It's time to transform. As always, it fills me with fear, dread, and an anticipatory rush of adrenaline and pleasure. I've watched myself undergo this change in the mirror, and it's a horrifying and beautiful thing. I wish I could paint it.

It only takes a moment. At first it hurt terribly, but over the years, it has become as simple as taking a breath. And when I exhale, I'm different.

Now I begin to feel my mood lighten. My spirits lift. Time to have some fun -- LA, city of darkness! The city is a playground, a big dark jungle-gym built just for me, up the fire escape, over the chimney, dancing the edge of the roof, cartwheel-backflip-triplesomersault, to the next rooftop! Everything, all around me, I feel it, all connected and one with everything, please -- hold the mustard, pile on the relish!

I don't have an "alter ego." No, this is pure id that surges inside me, a tide of impulses and primal sensations, filling me with an awesome power, and a frightening sense of freedom. There's also the extra sense I acquire in this form, impossible to describe beyond saying it's an awareness of everything around me, concrete and steel and flesh and wind. I leap over the edge of the building, casually stretching out one arm to grab the protruding brickwork beneath the cornice as I go over, knowing it's there to grab. I dangle by one elongated arm for a moment, suspended in darkness.

Stretch the body, work it, work it, c'mon girl! Let go! Free-fall! This wind ain't whistlin' Dixie in my ears -- hey, look, it's a sidewalk, crouchin' at my feet, time to go

As I plummet through the darkness, I'm struck by my cavalier attitude towards the demise that rushes up towards me from ten stories. With a shrug of my mind, I change direction and location, and I'm back in the alley, sailing horizontally towards the wall. My arms and legs change the hurtling momentum into a tumbling run, ending with a high leap back to the roof of the building. I'm laughing as I dangle my feet off the edge, and I wonder who hears me and what they think of the sound.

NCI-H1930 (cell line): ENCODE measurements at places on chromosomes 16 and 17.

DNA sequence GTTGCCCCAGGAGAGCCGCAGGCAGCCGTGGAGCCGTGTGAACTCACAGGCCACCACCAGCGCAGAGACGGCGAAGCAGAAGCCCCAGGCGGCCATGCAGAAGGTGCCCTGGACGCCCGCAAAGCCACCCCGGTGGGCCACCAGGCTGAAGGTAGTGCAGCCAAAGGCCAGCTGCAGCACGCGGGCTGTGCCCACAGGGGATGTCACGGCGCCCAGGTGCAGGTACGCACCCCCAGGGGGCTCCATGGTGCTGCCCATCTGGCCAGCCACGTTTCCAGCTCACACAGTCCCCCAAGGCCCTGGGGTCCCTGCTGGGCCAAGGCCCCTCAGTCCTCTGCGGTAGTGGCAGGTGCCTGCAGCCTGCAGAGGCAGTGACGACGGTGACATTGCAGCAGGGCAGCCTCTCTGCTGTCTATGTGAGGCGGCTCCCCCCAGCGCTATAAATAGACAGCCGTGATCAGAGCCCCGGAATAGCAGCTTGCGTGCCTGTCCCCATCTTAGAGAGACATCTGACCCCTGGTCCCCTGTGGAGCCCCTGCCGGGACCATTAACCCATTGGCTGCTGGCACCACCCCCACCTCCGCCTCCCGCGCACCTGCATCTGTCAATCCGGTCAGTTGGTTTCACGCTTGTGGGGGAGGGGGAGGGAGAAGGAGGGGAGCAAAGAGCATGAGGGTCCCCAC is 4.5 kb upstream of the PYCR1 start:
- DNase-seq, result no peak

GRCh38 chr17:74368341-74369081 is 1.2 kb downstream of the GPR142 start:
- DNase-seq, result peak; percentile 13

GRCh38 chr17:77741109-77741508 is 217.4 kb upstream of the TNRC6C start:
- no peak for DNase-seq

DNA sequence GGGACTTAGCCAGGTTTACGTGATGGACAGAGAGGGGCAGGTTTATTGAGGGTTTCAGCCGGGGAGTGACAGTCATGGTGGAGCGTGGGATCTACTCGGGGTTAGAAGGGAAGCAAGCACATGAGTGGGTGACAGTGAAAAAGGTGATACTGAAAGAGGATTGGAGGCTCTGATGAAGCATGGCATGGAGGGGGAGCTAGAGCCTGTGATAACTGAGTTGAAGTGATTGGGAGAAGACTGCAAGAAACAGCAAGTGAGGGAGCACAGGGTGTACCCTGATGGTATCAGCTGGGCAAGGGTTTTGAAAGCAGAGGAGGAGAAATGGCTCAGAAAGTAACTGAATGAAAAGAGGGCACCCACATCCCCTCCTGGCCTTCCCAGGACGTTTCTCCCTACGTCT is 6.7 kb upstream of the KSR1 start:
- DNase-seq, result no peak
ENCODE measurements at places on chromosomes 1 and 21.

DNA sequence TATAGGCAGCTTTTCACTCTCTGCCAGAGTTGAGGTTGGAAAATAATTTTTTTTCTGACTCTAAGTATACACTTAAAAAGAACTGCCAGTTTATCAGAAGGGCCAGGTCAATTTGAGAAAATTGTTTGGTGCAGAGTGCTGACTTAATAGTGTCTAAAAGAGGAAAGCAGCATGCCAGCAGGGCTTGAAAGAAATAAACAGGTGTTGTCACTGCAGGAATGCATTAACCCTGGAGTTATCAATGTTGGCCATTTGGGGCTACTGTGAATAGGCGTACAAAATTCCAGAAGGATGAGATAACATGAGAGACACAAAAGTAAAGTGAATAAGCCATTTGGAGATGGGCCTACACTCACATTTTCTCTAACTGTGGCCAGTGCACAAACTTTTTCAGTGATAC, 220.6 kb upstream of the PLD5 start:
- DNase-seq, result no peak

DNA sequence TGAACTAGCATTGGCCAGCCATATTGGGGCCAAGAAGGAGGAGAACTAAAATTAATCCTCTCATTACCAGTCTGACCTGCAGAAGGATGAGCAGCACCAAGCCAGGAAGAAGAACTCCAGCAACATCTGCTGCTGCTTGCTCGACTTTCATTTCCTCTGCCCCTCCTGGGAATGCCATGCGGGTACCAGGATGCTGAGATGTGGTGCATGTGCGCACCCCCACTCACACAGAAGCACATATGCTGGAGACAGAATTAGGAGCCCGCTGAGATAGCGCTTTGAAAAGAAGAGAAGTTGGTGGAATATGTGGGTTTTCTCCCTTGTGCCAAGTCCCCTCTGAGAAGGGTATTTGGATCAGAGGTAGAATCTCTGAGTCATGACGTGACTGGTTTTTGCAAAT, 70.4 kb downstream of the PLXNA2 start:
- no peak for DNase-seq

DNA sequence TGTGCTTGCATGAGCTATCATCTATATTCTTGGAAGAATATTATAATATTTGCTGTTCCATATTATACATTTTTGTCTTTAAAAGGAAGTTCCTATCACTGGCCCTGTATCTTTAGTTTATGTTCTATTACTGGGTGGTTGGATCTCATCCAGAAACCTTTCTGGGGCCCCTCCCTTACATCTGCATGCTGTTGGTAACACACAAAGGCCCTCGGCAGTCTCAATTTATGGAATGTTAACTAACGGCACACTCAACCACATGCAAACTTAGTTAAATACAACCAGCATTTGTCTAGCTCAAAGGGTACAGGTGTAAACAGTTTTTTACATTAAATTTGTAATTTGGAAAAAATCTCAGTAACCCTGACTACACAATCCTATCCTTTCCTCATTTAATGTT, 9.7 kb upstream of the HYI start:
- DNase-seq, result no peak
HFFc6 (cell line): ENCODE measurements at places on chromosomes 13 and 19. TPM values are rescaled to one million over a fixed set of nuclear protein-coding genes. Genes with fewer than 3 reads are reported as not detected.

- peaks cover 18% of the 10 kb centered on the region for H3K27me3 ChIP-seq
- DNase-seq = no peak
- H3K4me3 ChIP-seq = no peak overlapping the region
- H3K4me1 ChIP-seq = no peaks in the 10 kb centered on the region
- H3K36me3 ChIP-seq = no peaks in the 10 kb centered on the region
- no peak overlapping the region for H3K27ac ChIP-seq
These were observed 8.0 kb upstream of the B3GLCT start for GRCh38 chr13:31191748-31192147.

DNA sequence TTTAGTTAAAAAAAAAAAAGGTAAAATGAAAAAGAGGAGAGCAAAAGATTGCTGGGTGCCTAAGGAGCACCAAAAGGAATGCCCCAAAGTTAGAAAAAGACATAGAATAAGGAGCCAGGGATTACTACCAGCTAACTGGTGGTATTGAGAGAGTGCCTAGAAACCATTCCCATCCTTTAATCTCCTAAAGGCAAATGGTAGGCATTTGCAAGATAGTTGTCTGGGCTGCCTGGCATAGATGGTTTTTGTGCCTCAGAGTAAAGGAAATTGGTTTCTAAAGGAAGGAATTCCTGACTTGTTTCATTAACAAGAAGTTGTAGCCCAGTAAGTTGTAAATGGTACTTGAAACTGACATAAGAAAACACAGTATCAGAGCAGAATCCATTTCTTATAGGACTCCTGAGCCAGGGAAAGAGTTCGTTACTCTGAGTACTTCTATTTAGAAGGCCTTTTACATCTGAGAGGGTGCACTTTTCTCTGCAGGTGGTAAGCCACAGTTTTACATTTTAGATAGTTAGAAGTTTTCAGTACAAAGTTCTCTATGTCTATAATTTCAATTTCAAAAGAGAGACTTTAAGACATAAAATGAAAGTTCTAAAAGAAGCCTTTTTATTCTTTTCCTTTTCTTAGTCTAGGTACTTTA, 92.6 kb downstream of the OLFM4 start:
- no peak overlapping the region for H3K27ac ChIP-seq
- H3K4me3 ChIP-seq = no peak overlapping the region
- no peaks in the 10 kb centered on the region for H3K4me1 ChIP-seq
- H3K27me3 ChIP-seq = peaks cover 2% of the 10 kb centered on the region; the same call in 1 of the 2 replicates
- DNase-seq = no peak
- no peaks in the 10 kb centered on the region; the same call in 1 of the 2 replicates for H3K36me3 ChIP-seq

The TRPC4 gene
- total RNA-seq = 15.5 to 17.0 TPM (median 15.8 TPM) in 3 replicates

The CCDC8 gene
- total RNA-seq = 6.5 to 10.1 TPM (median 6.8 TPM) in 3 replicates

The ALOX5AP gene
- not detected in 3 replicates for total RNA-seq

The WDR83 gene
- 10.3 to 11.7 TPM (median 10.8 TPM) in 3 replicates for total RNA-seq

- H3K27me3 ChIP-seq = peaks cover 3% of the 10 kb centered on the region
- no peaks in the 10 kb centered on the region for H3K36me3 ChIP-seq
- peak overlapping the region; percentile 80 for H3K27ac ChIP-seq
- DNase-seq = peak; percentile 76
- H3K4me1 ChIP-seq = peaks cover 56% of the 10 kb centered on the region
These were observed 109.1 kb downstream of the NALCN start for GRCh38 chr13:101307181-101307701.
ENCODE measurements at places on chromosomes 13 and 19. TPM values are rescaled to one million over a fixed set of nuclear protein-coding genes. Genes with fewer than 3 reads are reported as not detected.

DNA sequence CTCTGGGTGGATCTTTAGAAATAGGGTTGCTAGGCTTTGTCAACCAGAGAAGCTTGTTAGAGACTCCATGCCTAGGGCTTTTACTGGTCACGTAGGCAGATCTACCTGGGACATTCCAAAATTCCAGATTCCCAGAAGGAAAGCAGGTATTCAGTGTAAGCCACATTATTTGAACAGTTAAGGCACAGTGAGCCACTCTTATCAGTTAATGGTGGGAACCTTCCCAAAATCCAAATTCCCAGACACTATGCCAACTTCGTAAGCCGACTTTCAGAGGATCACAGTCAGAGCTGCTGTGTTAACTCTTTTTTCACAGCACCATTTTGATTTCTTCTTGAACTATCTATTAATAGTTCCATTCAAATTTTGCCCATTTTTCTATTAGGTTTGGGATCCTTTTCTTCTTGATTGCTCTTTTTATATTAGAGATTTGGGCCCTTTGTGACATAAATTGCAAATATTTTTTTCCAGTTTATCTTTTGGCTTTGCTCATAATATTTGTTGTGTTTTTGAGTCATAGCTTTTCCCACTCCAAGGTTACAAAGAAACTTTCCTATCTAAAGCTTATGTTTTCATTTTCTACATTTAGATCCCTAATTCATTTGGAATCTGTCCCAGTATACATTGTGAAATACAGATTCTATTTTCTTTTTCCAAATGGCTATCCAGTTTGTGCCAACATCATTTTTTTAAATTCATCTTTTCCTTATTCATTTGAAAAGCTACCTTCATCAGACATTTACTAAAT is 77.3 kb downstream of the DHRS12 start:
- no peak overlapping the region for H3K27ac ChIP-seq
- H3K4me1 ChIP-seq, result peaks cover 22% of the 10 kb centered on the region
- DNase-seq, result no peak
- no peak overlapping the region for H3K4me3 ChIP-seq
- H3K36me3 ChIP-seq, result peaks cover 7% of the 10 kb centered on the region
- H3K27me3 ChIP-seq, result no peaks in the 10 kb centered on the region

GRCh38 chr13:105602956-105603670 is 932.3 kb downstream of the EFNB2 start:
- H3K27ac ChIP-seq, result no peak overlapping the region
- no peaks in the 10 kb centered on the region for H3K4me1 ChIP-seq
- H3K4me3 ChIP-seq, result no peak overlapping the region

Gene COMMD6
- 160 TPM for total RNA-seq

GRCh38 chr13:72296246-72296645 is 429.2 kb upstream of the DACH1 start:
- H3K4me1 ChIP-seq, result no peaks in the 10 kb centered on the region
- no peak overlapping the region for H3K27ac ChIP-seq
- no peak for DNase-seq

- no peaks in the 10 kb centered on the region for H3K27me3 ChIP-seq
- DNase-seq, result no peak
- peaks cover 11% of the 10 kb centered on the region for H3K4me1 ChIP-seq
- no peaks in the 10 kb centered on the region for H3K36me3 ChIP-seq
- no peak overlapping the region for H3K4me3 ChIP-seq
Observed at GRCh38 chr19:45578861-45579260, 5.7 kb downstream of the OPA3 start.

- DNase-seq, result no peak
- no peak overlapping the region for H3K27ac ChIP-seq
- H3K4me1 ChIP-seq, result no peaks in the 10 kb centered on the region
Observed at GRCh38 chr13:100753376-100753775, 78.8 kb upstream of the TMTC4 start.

I've learned how to travel rapidly without being seen, up on the rooftops of the city. My quick tread is silent, my leaps great, and with a blink I'm gone from one roof and appear on the next, sometimes in mid-leap or mid-tumble. It adds to the mystique of the urban legend I've become -- half guardian angel, half bogeyman. (I have found that doubts concerning my actual existence only make my appearances that much more startling.)

It is exhilarating and private, my rooftop dance, and I only stop to get my bearings when I notice my shadow, called into being from the lights of a billboard. My altered shadow, that is.

The angle of the light causes my shadow to appear even more elongated and distorted than my body actually is, even though I'm now two meters tall, and my arms and legs are thin and long to abnormal dimensions. My clothes are black and ragged, and the shadow of the huge, floppy hat on my head looks like a wizard's miter from the light's distortion. I quit asking myself where these clothes come from long ago. They come when I transform, and vanish when I return to normal.

Scarecroooooooowwwww this ain't the Kansas-Nebraska Act any more, darlin', and anyway they broke up a long time ago, except for the state fairs whipped by the whiplash smile of The Night when money and cotton candy flow like water under the Rainbow Bridge and it's time to Ragnarok ‘n' Roll, daddy